Jordan Peele’s Nope Is Spectacular, Indulgent, and Brutal

You won’t be able to look away.

A man stares bleakly at the camera while riding a horse.
Daniel Kaluuya as OJ Haywood in "Nope," written, produced, and directed by Jordan Peele (Universal Pictures)

One of the many horrifying scenes in Jordan Peele’s Nope occurs on the set of a ’90s sitcom, when a performing chimpanzee flies into a frenzy and attacks his castmates. This memory unfolds through the eyes of the child star Ricky Park (played as an adult by Steven Yeun), sheltering in terror in the ravaged room. At one point, his gaze alights on a strange, specific sight: a single shoe, balanced on its heel, pointing straight up in seeming defiance of gravity. It’s a tranquil image in a sea of chaos, so distinctive that Ricky has never forgotten it despite the trauma of the day.

Peele’s film never explains the mysteriously posed shoe; indeed, Nope is not concerned with explaining much. Instead, the focus is on spectacle, and the Herculean emotional and physical tolls that come from witnessing it, or, even worse, trying to capture it on camera. The central object of fascination for Nope’s ensemble is a saucer-shaped unidentified flying object that’s tooling around the hills outside Los Angeles. And yet Peele is not just making an inventive sci-fi thriller. Nope is tinged with the acidic satire that suffused his previous two movies, as Peele examines why the easiest way to process horror these days is to turn it into breathtaking entertainment.

The brother-and-sister leads of Nope are OJ (Daniel Kaluuya) and Emerald Haywood (Keke Palmer). They claim that they’re the descendants of the jockey who was the subject of The Horse in Motion, the first “moving picture” ever captured by a camera. They own a ranch in Agua Dulce, the dramatic mountain country just beyond Los Angeles that was the backdrop to many a classic Western, and they train horses for film appearances. In short, their entire livelihood depends on the movie business. The cheerfully obnoxious Emerald seems a born performer herself, but OJ is taciturn to a fault, the one true introvert amid the film’s portrayals of spotlight-seeking artists and actors.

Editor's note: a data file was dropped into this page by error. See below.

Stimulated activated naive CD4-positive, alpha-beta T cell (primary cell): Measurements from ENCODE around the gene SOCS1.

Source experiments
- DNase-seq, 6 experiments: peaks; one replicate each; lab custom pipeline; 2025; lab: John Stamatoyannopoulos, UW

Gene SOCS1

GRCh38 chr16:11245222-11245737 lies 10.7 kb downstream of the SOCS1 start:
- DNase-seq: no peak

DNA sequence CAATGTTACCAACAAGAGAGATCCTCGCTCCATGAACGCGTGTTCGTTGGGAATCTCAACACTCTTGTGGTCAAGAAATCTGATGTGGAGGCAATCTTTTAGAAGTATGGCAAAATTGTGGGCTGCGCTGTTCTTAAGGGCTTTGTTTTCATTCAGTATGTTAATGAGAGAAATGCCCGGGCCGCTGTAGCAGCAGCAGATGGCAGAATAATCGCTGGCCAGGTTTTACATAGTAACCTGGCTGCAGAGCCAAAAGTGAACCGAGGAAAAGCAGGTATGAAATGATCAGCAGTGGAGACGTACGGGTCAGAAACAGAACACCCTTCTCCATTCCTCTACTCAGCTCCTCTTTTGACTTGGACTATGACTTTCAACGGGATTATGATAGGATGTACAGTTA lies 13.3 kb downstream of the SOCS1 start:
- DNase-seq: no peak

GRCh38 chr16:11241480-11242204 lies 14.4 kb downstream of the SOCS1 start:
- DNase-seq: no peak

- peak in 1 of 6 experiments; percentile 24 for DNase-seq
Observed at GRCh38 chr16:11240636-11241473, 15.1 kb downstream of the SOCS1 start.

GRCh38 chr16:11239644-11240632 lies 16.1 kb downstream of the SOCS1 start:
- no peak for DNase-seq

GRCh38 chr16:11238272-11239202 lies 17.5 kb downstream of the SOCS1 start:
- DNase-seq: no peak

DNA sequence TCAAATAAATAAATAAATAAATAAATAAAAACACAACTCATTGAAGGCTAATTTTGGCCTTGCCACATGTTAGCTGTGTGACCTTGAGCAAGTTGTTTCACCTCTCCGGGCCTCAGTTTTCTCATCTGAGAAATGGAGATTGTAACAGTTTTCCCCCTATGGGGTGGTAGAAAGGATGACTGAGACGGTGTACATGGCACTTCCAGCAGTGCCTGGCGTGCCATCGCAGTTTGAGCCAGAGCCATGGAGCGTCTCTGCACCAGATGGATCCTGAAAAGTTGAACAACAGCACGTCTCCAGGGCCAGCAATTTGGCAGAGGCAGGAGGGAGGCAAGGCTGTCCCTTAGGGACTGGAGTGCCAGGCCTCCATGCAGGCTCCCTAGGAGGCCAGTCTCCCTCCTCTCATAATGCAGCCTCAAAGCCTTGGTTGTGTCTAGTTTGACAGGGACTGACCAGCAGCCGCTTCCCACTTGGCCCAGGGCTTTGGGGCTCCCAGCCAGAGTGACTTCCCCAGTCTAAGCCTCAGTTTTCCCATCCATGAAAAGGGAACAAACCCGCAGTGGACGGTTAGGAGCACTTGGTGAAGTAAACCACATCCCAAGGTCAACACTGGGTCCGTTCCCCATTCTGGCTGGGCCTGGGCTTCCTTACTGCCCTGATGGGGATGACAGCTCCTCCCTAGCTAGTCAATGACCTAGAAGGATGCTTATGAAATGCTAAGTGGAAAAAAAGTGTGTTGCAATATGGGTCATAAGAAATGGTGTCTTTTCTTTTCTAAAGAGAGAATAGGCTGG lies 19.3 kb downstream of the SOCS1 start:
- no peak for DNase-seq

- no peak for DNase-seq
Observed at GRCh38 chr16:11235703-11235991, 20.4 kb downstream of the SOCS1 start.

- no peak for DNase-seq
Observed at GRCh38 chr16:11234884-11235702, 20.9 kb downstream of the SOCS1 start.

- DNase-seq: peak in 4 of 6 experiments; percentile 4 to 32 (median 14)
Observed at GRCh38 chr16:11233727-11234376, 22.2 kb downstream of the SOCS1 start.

Next door to the Haywood ranch is a chintzy amusement park operated by Ricky, who’s still coasting on the notoriety of his childhood sitcom horror, though completely unable to articulate the experience plainly. When asked about the chimpanzee attack, he cheerfully points to a Saturday Night Live parody of the event that “pretty much nailed it.” After spotting the UFO in the sky, he designs a whole live rodeo show around it, trying to conjure the magic of his youthful performances, even though that line of work led him to his darkest day. Ricky is one of Peele’s most compelling creations, a chipper yet vacant spirit who provides a brutal, if indirect, critique of the showbiz machine.

Nope is filled with mesmerizing hangers-on; even though the glitz of Hollywood lurks in the background, the film rarely leaves the echoey terrain of Agua Dulce. Other oddballs include Angel Torres (Brandon Perea), a tech-store clerk who spouts conspiracy theories at OJ and Emerald as he helps them scan the skies for the flying saucer; a gravel-voiced filmmaker named Antlers Holst (an incredible Michael Wincott), forever in search of the perfect shot; and an enigmatic figure in a silver helmet whose introduction late in the action adds a poison-penned exclamation mark to Peele’s already sharp script.

The ensemble is diffuse, and Peele takes his time building out story lines that seem totally unrelated. One could argue that he’s due a little indulgence after the grand success of his films Get Out and Us, both of which were more tautly plotted and had third acts heavy with exposition. But the ambiguity is also justified by the unknowable invasive force at the center of Nope; what unites every character in the film is a desire to transmute it into something entertaining and impressive, to render a scary riddle into a conventional tale of interplanetary visitors. Nope has other ideas, and so does the swooshing saucer hiding in the California clouds.

Only OJ has the presence of mind to flee when confronted with the unknown—he mutters the film’s title to himself under his breath multiple times as a sort of reminder that he doesn’t have to charge into danger. But even he is eventually taken with the allure of capturing the saucer on film. Kaluuya plays that internal turmoil with the simmering intensity that’s made him one of his generation’s most enthralling actors. He’s a perfect muse for Peele, whose widening ambition with every project bucks the Hollywood trend of retreating to the safest artistic territory for the biggest spectacles.